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Important Court Case In American History: Marbury V. Madison

604 words - 3 pages

Arguably the most important court case in American History, Marbury v. Madison was a revolutionary decision that set precedent unparalleled to any other court case. This case, which regarded the midnight appointment of Marbury, a justice, is more important for its effects than the actual ruling. It established the incredibly important judicial review; the Supreme Court’s power to declare acts of congress unconstitutional, and balanced the judicial branch with other branches.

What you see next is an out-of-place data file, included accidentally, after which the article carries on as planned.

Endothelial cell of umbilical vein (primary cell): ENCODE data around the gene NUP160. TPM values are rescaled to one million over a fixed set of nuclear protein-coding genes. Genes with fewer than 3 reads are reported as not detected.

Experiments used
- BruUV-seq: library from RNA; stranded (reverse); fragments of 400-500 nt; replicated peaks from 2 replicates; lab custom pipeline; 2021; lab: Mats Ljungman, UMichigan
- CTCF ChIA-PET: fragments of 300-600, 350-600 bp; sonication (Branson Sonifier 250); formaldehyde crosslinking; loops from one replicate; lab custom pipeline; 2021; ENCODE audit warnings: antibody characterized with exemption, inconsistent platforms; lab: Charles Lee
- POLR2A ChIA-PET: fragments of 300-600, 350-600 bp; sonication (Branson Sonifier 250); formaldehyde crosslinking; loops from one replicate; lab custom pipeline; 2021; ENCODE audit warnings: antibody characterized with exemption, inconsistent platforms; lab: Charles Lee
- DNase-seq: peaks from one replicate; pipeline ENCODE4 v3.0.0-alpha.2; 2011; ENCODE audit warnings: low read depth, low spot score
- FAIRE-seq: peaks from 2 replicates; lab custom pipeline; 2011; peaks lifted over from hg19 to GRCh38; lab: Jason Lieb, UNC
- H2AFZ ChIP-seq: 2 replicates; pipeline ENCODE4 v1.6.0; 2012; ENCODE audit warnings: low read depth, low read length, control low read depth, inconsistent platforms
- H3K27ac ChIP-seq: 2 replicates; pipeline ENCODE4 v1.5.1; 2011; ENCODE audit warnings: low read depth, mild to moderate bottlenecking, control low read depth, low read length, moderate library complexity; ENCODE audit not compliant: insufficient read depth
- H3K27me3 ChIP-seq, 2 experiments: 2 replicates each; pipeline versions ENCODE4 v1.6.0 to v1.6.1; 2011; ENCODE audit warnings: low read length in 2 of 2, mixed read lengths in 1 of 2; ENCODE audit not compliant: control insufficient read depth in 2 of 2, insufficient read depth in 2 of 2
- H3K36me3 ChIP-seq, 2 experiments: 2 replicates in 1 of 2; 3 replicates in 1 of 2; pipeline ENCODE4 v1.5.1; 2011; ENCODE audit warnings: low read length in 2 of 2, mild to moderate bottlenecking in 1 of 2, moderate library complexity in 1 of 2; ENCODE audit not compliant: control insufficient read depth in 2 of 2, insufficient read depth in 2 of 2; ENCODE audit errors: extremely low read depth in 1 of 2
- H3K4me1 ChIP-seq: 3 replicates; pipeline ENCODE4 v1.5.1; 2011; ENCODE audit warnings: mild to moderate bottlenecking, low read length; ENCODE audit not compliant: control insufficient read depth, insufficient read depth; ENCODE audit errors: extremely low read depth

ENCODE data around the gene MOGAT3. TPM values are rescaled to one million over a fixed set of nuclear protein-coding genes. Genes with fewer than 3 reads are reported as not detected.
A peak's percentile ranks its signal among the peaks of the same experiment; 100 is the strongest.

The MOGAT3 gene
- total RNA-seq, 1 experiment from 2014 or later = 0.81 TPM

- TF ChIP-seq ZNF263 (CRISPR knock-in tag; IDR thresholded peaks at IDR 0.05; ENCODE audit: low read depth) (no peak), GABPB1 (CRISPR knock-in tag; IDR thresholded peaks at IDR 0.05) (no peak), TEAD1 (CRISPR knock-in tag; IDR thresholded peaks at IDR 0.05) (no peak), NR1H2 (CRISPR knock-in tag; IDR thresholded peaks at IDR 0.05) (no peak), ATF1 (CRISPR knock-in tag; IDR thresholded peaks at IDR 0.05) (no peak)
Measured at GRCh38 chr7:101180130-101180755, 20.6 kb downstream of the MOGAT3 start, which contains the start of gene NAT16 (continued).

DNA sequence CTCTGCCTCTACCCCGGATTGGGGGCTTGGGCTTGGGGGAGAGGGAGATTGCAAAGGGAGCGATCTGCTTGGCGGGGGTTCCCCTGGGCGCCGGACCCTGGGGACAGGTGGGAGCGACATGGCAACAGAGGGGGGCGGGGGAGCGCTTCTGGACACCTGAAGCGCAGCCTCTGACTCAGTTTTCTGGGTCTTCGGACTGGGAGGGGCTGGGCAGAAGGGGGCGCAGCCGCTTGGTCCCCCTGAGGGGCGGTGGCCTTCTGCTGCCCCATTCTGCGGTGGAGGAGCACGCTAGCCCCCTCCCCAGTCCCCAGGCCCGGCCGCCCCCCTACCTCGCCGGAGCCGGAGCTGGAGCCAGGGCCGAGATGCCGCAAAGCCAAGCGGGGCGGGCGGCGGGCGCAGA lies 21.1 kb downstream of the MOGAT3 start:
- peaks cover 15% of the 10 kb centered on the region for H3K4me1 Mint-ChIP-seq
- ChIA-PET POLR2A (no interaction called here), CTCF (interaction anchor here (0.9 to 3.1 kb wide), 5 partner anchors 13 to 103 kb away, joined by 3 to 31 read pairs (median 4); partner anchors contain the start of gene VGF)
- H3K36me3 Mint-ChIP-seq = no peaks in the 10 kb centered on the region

Marbury v. Madison, the most important American court case, began with the election of 1800. Jefferson defeated Adams, the current president and a Federalist. Adams in return appointed 42 justices of peace and 16 new circuit court justices for the District of Columbia under the Organic Act on the last day of his presidency. Jefferson views these commissions as invalid since they were issued after Adams’ term expired. He ordered secretary of state James Madison not to deliver the appointments. Marbury, an appointee, thus petitioned the Supreme Court for a writ of mandamus, or legal order, ordering Madison to give Marbury his commission. Chief Justice Marshall determined that Marbury had a right to this writ because he had been properly appointed in accordance with procedures established by law, and that the law must afford him a remedy since he had the legal right to his commission. He states that is was the job of the courts to protect the right of individuals. However, he ruled that the court could not force Madison to give the commission to Marbury. He justified this because the Judiciary Act of 1789 provided the Supreme Court jurisdiction, yet it was unconstitutional since judiciary power was extended into executive power. This proved that in this Judiciary Act Congress was going against the Constitution, and therefore it was not law. He claimed that it was the court’s responsibility to...

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